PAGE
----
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Postby lindylars » Fri Jun 04, 2004 4:44 am

I believe Cæsar is the intended follow up since the final supplementary story "Baculus the Centurion" is described as introduction to Cæsarish material.

My copy of "Latin for Beginners" has 348 pages whereas I count 426 in "Elements of Latin" (I say count because like some later works I've noticed, the Latin-English/English-Latin vocabulary pages are renumbered from page "1" instead of going straight through). From comparing the table of contents and actual contents in a couple of sections, coverage "seems" to be about the same overall with the following differences quickly noted:

- in the Beginners book, the topic "The Irregular Verbs volo, nolo malo" begins on page 164, Elements starts this topic on page 233. In both works this section is basically followed by the vocabulary reviews that wrap up the books (besides the "eo, fero, fio" irregular verb discussions).
- in Beginners, D'ooge mentions having "translate into Latin" exercises being only half as long as "translate into English" exercises. In Elements, both exercise sections found in the "Infinitive Used as in English" lessons appear to be of equal length.
- Elements has material that have no corresponding equivalent in Beginners such as the play "Perseus and Andromeda," a Latin Songs section and an "Original Stories" section for taking a stab at prose composition.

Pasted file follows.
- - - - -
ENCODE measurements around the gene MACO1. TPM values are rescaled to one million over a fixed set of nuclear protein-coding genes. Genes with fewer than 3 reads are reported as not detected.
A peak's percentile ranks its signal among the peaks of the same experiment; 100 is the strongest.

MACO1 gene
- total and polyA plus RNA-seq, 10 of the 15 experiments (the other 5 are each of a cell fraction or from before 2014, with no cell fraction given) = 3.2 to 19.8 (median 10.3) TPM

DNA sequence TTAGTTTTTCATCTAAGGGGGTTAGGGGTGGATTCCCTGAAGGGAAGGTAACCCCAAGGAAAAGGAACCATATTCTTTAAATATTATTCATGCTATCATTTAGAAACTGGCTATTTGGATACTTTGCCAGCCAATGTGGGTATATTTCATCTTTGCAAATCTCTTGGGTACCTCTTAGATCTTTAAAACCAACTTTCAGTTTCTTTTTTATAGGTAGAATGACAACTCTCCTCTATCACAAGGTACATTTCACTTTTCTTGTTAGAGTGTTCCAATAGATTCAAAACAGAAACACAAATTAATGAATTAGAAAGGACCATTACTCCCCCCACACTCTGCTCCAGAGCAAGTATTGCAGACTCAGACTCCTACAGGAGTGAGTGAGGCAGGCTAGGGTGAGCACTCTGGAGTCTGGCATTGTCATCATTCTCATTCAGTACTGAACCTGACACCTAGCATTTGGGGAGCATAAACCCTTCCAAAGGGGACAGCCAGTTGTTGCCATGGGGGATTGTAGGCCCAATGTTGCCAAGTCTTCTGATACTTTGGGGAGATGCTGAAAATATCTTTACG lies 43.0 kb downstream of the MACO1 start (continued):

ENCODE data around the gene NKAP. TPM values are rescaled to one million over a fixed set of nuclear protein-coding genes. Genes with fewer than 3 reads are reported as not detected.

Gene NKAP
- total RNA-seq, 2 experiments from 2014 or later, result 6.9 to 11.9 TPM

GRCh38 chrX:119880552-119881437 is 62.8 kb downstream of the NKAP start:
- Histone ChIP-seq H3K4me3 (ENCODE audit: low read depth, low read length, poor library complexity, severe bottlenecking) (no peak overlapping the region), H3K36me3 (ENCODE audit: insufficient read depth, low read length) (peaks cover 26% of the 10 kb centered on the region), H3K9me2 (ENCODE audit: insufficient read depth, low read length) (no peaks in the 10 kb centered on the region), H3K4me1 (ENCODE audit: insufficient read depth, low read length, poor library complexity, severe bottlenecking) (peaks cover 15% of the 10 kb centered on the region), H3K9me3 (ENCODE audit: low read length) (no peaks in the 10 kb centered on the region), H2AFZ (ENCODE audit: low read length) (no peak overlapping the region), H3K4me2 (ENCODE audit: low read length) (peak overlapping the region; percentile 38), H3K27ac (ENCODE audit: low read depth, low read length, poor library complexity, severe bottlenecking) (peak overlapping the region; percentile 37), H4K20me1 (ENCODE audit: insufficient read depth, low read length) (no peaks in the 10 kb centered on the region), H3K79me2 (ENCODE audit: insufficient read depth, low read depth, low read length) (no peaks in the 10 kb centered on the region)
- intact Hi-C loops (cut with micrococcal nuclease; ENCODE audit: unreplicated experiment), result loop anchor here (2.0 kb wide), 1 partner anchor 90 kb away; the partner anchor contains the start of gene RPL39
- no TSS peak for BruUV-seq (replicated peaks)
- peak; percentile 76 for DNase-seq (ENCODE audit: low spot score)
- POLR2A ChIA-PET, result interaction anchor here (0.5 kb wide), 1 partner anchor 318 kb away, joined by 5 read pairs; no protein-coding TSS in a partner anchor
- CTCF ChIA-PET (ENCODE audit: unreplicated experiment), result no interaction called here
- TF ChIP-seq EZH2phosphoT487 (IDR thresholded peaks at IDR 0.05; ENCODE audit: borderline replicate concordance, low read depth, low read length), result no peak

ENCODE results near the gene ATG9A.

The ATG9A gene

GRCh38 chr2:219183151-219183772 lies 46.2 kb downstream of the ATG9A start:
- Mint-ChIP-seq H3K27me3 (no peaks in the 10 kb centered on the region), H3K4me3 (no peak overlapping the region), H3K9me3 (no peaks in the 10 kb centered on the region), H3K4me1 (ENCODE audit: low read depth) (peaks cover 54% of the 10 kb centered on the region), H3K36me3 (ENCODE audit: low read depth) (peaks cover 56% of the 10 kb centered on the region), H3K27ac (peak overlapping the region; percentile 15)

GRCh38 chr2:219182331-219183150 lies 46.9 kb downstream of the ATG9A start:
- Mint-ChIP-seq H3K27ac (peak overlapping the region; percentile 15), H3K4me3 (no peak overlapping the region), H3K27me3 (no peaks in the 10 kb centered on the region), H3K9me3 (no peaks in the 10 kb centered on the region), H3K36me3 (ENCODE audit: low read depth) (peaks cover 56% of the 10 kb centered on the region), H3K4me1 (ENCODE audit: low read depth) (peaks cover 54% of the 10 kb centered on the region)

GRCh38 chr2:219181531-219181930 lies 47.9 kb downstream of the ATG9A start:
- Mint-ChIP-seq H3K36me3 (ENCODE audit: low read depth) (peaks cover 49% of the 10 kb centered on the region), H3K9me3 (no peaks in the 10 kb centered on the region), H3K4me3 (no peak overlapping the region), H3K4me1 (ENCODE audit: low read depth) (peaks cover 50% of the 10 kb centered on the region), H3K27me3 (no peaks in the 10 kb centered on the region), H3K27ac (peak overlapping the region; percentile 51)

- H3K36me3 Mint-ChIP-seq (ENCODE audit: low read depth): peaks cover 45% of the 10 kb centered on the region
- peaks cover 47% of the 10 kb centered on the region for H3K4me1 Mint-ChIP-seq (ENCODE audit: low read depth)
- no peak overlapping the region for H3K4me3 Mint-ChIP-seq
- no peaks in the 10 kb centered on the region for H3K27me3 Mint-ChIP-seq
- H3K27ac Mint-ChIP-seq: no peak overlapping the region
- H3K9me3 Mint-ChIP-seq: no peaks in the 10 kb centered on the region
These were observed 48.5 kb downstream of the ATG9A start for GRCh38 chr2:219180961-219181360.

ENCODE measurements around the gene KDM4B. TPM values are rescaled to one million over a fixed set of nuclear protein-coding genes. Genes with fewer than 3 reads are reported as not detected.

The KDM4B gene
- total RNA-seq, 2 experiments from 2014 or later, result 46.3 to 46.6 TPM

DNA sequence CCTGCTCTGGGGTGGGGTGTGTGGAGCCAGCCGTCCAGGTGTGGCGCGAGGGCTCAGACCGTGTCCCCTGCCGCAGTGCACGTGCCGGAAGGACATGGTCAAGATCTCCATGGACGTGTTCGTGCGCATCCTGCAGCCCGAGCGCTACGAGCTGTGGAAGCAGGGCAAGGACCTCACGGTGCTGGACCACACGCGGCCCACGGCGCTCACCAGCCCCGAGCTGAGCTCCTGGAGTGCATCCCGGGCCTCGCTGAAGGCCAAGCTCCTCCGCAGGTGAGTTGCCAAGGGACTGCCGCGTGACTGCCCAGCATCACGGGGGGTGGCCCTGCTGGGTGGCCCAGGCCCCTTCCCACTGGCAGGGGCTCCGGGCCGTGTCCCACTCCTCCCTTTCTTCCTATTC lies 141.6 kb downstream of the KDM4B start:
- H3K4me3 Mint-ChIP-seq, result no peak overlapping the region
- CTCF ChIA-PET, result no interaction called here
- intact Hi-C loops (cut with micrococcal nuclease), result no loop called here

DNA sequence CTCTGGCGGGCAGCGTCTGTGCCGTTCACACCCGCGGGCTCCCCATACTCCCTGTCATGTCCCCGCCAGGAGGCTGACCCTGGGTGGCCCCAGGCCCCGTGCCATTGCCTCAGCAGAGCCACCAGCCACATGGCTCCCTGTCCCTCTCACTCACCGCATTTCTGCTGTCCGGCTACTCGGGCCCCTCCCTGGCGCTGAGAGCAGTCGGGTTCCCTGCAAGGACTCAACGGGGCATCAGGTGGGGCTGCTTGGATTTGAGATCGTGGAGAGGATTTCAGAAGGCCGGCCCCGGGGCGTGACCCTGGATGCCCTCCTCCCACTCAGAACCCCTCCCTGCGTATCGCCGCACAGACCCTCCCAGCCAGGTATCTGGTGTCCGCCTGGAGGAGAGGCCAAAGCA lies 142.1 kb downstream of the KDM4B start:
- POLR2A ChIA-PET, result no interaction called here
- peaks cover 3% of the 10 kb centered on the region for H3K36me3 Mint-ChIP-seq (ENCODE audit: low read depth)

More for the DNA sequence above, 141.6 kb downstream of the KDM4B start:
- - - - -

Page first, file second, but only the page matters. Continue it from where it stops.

- Elements has a "Grammatical Appendix" covering declension of nouns, adjectives, pronouns, conjugation of regular and irregular verbs that is not exactly the same as the Beginners "Tables" section but close enough
- Elements has a separate word list for both first and second half years, each broken out into verbs, nouns, pronouns, adjectives, adverbs, conjunctions, and prepositions
- the "Special Vocabularies" in Elements also has a "related words" column for increasing English vocabulary
- Elements also has a sample "Derivation Notebook" page and a list of common Latin abbreviations

Note that I'm in no way representing these as plusses or minuses - I don't have the experience base to legitimately claim whether Elements is a step up or step down from the Beginners book. However some folks may find the shorter, more frequent lessons appealing for various reasons. Any more questions or details required, just ask.

Regards,
Ron